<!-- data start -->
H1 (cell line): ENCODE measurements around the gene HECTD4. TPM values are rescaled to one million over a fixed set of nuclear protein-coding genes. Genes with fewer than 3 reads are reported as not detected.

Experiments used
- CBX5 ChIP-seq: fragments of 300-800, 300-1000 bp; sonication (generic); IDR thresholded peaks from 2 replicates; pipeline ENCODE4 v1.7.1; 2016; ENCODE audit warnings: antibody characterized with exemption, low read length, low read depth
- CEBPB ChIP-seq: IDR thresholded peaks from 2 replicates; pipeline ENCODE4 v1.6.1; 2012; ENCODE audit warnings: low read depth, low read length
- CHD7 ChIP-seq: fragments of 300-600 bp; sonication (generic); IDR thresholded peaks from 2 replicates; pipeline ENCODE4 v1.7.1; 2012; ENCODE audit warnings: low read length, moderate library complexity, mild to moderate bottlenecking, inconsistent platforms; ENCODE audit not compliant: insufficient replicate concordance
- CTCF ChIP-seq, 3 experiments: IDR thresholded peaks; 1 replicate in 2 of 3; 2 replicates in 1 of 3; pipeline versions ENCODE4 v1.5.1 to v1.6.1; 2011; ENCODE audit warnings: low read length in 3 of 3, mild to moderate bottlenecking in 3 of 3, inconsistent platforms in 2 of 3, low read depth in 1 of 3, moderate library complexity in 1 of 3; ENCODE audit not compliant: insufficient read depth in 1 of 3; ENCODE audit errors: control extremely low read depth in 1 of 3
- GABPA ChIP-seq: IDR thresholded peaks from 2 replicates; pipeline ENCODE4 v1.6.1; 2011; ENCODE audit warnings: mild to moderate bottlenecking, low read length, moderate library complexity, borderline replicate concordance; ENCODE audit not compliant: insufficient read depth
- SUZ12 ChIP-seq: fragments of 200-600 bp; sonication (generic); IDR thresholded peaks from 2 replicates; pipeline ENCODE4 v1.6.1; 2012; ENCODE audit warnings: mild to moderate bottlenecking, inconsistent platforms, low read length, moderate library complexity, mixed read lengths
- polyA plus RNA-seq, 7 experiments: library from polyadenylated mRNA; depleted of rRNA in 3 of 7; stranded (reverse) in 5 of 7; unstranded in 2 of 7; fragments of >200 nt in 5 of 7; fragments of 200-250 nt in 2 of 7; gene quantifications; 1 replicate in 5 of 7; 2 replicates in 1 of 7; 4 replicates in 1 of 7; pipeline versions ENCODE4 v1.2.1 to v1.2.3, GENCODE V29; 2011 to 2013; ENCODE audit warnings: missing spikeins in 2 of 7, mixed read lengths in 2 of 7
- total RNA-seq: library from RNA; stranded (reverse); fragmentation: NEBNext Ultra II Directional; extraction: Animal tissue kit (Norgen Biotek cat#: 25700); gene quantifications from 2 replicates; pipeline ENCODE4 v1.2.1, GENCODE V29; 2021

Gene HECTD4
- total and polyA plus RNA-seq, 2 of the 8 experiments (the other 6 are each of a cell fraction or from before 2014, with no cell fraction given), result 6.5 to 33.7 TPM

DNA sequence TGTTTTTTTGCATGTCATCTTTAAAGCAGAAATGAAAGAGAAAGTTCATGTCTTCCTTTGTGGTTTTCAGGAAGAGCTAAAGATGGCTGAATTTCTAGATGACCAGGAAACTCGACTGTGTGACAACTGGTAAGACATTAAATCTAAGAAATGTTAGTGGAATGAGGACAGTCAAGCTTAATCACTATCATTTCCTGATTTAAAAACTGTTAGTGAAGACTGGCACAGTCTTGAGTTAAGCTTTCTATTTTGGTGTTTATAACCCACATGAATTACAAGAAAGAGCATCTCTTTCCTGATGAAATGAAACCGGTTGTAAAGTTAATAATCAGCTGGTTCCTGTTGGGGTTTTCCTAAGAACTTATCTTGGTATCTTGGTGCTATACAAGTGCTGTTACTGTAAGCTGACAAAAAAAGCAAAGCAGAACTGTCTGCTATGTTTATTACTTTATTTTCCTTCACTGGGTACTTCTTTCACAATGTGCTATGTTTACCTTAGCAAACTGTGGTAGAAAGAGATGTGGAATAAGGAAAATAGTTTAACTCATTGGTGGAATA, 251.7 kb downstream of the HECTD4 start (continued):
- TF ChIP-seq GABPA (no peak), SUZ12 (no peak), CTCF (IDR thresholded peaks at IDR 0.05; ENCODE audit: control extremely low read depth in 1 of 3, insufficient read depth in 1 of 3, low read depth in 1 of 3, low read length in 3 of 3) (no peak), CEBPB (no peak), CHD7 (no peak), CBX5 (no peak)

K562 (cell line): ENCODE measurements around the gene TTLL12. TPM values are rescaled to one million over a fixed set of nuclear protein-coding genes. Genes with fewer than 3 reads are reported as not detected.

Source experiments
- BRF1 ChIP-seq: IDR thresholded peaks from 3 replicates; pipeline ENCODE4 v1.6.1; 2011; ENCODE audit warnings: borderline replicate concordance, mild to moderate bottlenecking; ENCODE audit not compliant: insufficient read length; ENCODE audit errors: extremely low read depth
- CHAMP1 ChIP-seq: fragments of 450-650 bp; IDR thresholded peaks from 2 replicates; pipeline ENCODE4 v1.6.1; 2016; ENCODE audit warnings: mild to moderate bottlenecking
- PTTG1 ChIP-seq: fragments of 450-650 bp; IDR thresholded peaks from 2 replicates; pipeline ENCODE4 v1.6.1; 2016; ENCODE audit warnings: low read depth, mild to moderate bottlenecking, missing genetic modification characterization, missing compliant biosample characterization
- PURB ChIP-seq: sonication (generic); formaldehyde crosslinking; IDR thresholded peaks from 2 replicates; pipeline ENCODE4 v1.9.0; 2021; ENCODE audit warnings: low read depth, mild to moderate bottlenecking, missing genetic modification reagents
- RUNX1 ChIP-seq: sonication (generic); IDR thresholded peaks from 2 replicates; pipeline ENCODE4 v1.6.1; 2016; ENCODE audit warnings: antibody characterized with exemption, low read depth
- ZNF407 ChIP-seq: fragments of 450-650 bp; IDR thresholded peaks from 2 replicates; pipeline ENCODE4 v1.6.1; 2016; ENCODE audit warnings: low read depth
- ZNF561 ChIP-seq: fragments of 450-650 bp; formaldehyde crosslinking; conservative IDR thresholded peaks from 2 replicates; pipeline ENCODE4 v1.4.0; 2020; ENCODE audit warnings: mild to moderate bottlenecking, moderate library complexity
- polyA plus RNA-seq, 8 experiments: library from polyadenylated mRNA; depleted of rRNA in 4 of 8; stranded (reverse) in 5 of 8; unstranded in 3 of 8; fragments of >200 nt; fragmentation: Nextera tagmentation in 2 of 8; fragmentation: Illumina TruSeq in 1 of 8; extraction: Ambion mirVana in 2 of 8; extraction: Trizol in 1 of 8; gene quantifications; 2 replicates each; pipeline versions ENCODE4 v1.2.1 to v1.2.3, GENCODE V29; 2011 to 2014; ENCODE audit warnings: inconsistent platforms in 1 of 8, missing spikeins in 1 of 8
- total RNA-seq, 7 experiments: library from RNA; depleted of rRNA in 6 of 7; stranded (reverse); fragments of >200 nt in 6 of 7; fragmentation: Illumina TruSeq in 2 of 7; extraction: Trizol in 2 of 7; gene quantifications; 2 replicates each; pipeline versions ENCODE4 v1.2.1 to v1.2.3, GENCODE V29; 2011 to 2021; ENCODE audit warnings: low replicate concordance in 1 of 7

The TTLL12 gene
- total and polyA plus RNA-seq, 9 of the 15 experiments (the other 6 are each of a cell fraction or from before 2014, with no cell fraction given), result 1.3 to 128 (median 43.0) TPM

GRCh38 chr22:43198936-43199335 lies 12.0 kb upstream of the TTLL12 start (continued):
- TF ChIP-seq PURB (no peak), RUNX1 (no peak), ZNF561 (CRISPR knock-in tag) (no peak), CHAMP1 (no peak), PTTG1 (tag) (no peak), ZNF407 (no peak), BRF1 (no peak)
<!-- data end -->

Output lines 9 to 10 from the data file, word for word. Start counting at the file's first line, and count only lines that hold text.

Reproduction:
- polyA plus RNA-seq, 7 experiments: library from polyadenylated mRNA; depleted of rRNA in 3 of 7; stranded (reverse) in 5 of 7; unstranded in 2 of 7; fragments of >200 nt in 5 of 7; fragments of 200-250 nt in 2 of 7; gene quantifications; 1 replicate in 5 of 7; 2 replicates in 1 of 7; 4 replicates in 1 of 7; pipeline versions ENCODE4 v1.2.1 to v1.2.3, GENCODE V29; 2011 to 2013; ENCODE audit warnings: missing spikeins in 2 of 7, mixed read lengths in 2 of 7
- total RNA-seq: library from RNA; stranded (reverse); fragmentation: NEBNext Ultra II Directional; extraction: Animal tissue kit (Norgen Biotek cat#: 25700); gene quantifications from 2 replicates; pipeline ENCODE4 v1.2.1, GENCODE V29; 2021